Infant sweetheart children, inseparable throughout their 70-year marriage, died of COVID-19 holding hands in an Ohio hospital, their family told CNN.

Dick Meek, 89, and Shirley Meek, 87, died in minutes on January 16 at Riverside Methodist Hospital in Columbus, Ohio.

"They never had to go through until death do us part," said her daughter Debbie Howell. "They never had to do that because they were together and we are very grateful."

The couple was due to receive their first dose of the COVID-19 vaccine on January 19, their father's 90th birthday. "They were so close," said daughter Vicci Harper.

The couple from Coschcoton, Ohio met in high school and have been together ever since. "You read love at first sight and you think it's not true," said the family. "Well, it was love at first sight for my father." They celebrated their 70th wedding anniversary on December 22nd.

Parents of five children, 13 grandchildren, and 28 great-grandchildren lived full lives full of passion, the family said. Her adventures ranged from traveling the world to skydiving to performing on special occasions for her grandchildren, even in old age. Most importantly, they always made time to be together and had an appointment for 3 p.m. toasting each other every day after their obituary.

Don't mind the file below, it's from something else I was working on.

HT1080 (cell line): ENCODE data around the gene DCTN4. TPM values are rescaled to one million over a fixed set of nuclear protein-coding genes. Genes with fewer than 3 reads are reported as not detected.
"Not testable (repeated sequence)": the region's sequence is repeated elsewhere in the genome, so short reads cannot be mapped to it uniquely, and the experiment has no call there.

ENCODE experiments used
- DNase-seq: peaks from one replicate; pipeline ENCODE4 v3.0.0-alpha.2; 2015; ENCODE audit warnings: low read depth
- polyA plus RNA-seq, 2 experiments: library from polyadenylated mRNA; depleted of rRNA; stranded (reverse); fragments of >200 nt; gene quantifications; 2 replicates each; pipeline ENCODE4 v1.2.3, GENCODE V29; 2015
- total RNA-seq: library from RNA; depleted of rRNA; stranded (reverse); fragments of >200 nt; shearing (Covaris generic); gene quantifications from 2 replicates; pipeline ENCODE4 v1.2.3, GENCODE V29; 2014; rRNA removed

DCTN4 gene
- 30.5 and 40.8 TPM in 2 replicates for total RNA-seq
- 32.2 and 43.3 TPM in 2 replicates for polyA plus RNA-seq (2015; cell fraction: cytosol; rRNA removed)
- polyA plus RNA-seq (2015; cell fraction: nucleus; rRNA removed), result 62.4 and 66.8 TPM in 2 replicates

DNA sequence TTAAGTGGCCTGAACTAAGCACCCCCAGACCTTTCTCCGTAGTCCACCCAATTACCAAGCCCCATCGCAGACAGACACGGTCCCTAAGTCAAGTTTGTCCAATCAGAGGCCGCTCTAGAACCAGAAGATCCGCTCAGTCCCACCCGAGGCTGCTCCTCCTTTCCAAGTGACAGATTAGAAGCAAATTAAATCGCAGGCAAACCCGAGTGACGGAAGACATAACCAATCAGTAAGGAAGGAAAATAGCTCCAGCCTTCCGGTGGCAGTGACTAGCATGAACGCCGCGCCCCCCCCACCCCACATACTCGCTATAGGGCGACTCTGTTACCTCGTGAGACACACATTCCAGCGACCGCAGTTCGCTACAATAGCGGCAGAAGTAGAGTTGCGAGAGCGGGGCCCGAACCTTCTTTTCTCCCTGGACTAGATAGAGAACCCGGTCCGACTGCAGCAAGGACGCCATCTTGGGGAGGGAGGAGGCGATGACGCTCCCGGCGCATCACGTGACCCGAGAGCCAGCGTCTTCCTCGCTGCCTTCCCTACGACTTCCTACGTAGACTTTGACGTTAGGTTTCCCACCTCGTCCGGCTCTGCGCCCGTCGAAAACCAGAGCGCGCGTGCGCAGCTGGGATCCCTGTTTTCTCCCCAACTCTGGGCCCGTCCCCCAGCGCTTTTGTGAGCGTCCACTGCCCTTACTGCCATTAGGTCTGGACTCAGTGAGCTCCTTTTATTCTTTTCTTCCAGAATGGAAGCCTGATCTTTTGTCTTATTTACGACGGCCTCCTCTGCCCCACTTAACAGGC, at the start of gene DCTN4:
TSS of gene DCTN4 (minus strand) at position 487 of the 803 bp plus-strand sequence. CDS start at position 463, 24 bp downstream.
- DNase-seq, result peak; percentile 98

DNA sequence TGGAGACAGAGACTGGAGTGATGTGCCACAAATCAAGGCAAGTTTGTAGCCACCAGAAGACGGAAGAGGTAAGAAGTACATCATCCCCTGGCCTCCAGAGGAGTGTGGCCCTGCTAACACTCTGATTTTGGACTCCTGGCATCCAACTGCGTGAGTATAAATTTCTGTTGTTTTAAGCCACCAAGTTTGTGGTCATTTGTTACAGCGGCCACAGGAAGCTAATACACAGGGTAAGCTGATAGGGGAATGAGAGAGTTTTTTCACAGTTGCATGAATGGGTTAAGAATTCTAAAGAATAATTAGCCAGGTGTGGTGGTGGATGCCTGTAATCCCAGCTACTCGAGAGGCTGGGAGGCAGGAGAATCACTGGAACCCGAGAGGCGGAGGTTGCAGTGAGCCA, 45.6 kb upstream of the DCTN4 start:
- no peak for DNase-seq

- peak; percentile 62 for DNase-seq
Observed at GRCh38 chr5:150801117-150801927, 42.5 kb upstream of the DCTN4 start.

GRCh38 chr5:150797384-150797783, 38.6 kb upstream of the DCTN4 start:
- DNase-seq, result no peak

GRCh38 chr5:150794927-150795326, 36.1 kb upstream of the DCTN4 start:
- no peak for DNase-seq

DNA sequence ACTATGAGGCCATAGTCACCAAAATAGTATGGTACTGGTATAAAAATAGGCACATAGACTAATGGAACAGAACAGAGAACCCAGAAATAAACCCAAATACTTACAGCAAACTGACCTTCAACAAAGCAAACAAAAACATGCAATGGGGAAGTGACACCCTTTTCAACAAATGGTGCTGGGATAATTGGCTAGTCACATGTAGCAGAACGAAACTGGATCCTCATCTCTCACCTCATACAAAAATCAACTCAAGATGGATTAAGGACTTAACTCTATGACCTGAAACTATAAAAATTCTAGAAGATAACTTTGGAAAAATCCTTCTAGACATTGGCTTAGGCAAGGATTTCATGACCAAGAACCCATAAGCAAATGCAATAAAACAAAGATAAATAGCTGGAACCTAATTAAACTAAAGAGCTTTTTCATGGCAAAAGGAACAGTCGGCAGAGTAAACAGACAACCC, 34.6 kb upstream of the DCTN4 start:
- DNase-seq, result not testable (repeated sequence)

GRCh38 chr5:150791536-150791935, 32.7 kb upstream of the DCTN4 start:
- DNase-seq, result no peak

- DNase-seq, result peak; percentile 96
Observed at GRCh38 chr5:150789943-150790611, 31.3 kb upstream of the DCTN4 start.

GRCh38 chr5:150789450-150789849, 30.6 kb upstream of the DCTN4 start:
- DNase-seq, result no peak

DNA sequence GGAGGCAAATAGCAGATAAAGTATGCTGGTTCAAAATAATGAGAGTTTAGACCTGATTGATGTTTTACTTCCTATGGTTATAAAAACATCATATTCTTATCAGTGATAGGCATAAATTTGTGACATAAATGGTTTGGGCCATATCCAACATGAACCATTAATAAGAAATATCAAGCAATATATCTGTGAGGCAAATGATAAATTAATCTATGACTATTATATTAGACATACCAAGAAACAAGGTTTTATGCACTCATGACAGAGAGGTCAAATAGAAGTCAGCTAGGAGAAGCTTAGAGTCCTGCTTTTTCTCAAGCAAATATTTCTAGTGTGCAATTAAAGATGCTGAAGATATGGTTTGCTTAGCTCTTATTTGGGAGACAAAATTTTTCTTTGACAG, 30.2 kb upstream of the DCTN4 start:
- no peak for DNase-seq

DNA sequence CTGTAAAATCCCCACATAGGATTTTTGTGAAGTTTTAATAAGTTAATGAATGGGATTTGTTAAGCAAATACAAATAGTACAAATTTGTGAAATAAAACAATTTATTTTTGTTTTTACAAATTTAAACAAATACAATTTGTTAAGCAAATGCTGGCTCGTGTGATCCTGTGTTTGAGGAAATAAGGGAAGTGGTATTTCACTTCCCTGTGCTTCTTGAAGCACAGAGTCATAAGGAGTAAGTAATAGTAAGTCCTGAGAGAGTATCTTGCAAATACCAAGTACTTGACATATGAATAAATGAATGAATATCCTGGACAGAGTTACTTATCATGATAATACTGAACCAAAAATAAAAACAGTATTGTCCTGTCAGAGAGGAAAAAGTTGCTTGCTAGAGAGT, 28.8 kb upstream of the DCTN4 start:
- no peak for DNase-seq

"They weren't your typical 88- and 90-year-olds," Debbie Howell told CNN. "They were both very, very healthy, very lively people with all their abilities. They just went down so quickly."

The couple tested positive for COVID-19 on Dec. 26 after developing symptoms they believed they had a cold. After several days of up and down symptoms, they went to an emergency care facility for a COVID test and from there their health went downhill, the family told CNN.

Dick was admitted to Coshocton Regional Medical Center on January 2, and Shirley followed two days later, the family said. Both had difficulty breathing.

When their condition worsened, they had to be sent to a second hospital. At the time, there was a possibility that the two could be moved to separate hospitals, but staff advocated that they both be moved to the Riverside Methodist Hospital.

"January 8th through the end it just went up and down," Howell said. "There were days when we were really optimistic that they would get through, but their lungs were failing more and more every day."

When the care team told the family that their parents only had a few days to live, they asked that their parents be placed in the same room. "We didn't want them to be separated because that was their biggest thing in life, that they would be together," Howell said.

"We wanted them to hold hands. We wanted them to be together. We wanted their favorite music to play quietly in the background," she told CNN. And the hospital staff made it possible.

A nurse made a two-hour playlist of the couple's favorite songs and played them while they held hands for the last time. Shirley was the first to pass, and then Dick.

"The nurse put my mother's head on my father's shoulder. And she went over and rubbed my father's shoulder and said," Dick, you can go now. Shirley is waiting for you, "" Howell said. "And within minutes he was gone."

The family said they were happy that their parents could walk hand in hand and thanked the hospital staff for helping them honor their love story.

According to Dick and Shirley's obituary, there will be a celebration of a lifetime this summer. "COVID took our lives so we ask all of you to be safe," said the family.